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Restaurant Sales are Booming, But for How Long?

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Restaurant Sales are Booming, But for How Long?

The restaurant industry continued to regain its financial footing in June, but the pandemic aftershocks have yet to subside.

“The industry right now is extremely strong and is surging. For many operators, they have more business than they can handle,” Joseph Pawlak, Managing Principal at Technomic told The Food Institute. “But on the negative side, commodity prices are soaring due to shortages and the labor shortage is a major problem that is restricting capacity in the industry.”

Dining Out is Back In

Restaurant sales reached $70.6 billion in June, surpassing May figures by 2.3% and reaching an all-time high for the fourth month in a row, according to data from the U.S. Census Bureau.

Customer traffic almost matched pre-pandemic numbers, as well. According to a study by Placer.ai, traffic at casual-dining restaurants pulled within 3.8% of 2019 levels in June, reported Restaurant Business (July 16).

This week, Yum Brands Inc. and McDonald’s Corp. reported second-quarter earnings that beat Wall Street estimates. According to Marketwatch, McDonald’s net income totaled $2.219 billion, up from $483.8 million in 2020, while net income for YUM reached $391 million, marking a $185 million increase year over year (July 29).

Furthermore, increased lunchtime spending at Chipotle Mexican Grill suggests a return to pre-pandemic meal routines for the daypart. The fast-casual chain reported a 70% recovery of in-store sales last week along with 80% retention of digital sales, MarketWatch noted.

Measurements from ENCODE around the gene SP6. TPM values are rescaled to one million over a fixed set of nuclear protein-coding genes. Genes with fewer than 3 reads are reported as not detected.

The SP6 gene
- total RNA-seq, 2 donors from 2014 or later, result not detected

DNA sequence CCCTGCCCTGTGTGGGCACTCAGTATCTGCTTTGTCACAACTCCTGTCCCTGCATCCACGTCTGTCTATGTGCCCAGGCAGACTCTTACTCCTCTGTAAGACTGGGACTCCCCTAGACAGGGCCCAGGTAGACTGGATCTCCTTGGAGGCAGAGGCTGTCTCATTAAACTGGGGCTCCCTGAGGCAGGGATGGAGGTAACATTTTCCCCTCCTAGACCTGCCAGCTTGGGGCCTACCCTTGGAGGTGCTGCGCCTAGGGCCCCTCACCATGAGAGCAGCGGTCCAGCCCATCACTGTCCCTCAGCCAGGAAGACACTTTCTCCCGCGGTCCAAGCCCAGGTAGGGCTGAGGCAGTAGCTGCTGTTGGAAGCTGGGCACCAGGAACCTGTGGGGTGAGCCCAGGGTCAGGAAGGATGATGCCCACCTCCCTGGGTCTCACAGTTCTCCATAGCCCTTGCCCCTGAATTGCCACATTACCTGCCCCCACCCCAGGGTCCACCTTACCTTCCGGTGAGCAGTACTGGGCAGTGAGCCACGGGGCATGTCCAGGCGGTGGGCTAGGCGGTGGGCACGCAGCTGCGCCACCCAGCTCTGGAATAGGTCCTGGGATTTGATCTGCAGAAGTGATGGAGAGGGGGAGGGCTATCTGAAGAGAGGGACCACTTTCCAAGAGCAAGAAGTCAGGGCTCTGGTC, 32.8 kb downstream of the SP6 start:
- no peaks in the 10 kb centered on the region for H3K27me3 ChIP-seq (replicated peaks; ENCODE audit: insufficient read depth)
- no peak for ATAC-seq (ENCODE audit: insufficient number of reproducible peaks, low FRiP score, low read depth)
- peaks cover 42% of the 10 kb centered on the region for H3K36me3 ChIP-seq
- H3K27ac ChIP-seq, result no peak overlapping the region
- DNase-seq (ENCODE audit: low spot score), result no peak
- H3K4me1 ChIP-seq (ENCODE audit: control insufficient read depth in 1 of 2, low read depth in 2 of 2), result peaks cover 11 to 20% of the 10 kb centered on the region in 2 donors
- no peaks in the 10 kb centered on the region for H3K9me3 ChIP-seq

Persistent Inflation Ahead

While promising, a significant portion of the recent gain in industry sales dollars has been due to higher pricing. Year over year, inflation was up 5.4% in June.

Data from Numerator indicates that bars and restaurants are the most popular target for discretionary spending cuts regardless of purchasing power. If inflation continues, 74% of consumers plan to reduce their spending accordingly, reported The Packer (July 20).

A recent survey by the National Association for Business Economics suggests that lingering supply chain and labor market constraints will cause inflationary pressures to persist for the foreseeable future, reported Bloomberg (July 26).

Pawlak notes that persistent port congestion “debacles” and a magnified shortage of truck drivers are critical supply chain issues that could extend this timeline.

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“Even though an actual food product and its ingredients are in plentiful supply, finding materials and the packaging for those products are a major problem,” Pawlak said. “So higher inflation is probably here for a while.”

Navigating Labor Issues

On top of perpetual staffing shortages, many restaurant workers across the country have become targets for verbal abuse and legal threats from frustrated customers, reported The Washington Post (July 15). Furthermore, “breakthrough” infections of the Delta variant in recent weeks are pushing some restaurants to rethink reopening plans or require proof of vaccination.

The pandemic has also fueled a growing awareness of the wage disparity between food service workers and those in other industries. According to the 2020 State of Restaurant Workers Report, food service employees are more than twice as likely to be in poverty as general workers and the vast majority work without rights to family or medical leave.

In addition to prioritizing wage competitiveness, Pawlak believes there are other strategies that operators can initiate to not only recruit talent, but also retain the staff they have.

“One [tactic] is showing them a true career path within the industry or their companies, and how rapidly someone can advance from a production worker to general manager,” Pawlak said. Other incentives include flexible work hours, health benefits and, overall, “offering each of them a voice in how to most effectively do their jobs.”

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